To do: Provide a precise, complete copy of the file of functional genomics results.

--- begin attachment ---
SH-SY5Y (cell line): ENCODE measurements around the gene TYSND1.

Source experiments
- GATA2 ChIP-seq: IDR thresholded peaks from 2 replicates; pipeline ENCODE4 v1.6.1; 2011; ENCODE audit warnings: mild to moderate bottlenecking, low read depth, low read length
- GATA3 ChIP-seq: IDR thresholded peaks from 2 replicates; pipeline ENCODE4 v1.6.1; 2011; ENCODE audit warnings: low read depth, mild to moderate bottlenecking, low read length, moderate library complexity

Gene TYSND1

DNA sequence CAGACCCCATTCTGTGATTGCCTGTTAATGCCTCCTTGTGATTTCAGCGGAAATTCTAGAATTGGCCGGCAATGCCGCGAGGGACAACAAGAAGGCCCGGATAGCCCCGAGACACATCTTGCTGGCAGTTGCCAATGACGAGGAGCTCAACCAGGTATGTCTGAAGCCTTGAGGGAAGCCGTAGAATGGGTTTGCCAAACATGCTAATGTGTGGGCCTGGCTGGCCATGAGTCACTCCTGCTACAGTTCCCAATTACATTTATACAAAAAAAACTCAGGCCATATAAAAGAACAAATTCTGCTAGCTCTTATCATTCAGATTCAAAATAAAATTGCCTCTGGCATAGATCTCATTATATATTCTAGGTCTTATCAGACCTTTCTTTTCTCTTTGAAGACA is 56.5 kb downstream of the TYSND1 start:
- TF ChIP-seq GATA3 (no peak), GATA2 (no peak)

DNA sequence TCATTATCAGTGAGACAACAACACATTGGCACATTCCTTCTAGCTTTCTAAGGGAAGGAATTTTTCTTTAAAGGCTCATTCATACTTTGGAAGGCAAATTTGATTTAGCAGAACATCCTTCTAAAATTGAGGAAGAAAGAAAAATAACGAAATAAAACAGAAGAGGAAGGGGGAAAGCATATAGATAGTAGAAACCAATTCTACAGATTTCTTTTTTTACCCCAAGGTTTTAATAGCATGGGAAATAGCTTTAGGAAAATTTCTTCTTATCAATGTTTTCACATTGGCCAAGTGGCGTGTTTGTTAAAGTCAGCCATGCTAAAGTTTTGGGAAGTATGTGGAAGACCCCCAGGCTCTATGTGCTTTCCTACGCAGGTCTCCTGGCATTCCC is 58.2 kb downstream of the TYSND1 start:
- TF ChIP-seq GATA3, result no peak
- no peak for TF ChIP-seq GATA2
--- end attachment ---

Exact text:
SH-SY5Y (cell line): ENCODE measurements around the gene TYSND1.

Source experiments
- GATA2 ChIP-seq: IDR thresholded peaks from 2 replicates; pipeline ENCODE4 v1.6.1; 2011; ENCODE audit warnings: mild to moderate bottlenecking, low read depth, low read length
- GATA3 ChIP-seq: IDR thresholded peaks from 2 replicates; pipeline ENCODE4 v1.6.1; 2011; ENCODE audit warnings: low read depth, mild to moderate bottlenecking, low read length, moderate library complexity

Gene TYSND1

DNA sequence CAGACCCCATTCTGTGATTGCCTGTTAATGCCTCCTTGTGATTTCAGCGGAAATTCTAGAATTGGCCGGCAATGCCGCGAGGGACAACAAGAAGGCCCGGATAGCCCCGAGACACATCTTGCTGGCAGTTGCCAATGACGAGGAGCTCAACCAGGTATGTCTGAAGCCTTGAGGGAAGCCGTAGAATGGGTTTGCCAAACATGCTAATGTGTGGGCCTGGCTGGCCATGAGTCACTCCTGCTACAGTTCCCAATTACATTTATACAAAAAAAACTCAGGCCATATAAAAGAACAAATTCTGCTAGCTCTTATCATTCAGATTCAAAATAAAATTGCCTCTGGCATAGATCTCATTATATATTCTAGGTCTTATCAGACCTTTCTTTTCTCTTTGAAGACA is 56.5 kb downstream of the TYSND1 start:
- TF ChIP-seq GATA3 (no peak), GATA2 (no peak)

DNA sequence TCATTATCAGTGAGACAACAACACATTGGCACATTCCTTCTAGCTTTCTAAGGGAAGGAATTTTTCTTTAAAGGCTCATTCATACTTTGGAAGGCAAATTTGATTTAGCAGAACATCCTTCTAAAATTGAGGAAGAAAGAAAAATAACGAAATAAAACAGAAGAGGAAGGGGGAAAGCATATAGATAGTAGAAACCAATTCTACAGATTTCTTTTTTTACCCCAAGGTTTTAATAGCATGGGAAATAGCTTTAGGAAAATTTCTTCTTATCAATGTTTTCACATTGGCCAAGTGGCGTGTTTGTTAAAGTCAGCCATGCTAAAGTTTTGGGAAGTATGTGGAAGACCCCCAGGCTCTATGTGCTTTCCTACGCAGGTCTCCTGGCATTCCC is 58.2 kb downstream of the TYSND1 start:
- TF ChIP-seq GATA3, result no peak
- no peak for TF ChIP-seq GATA2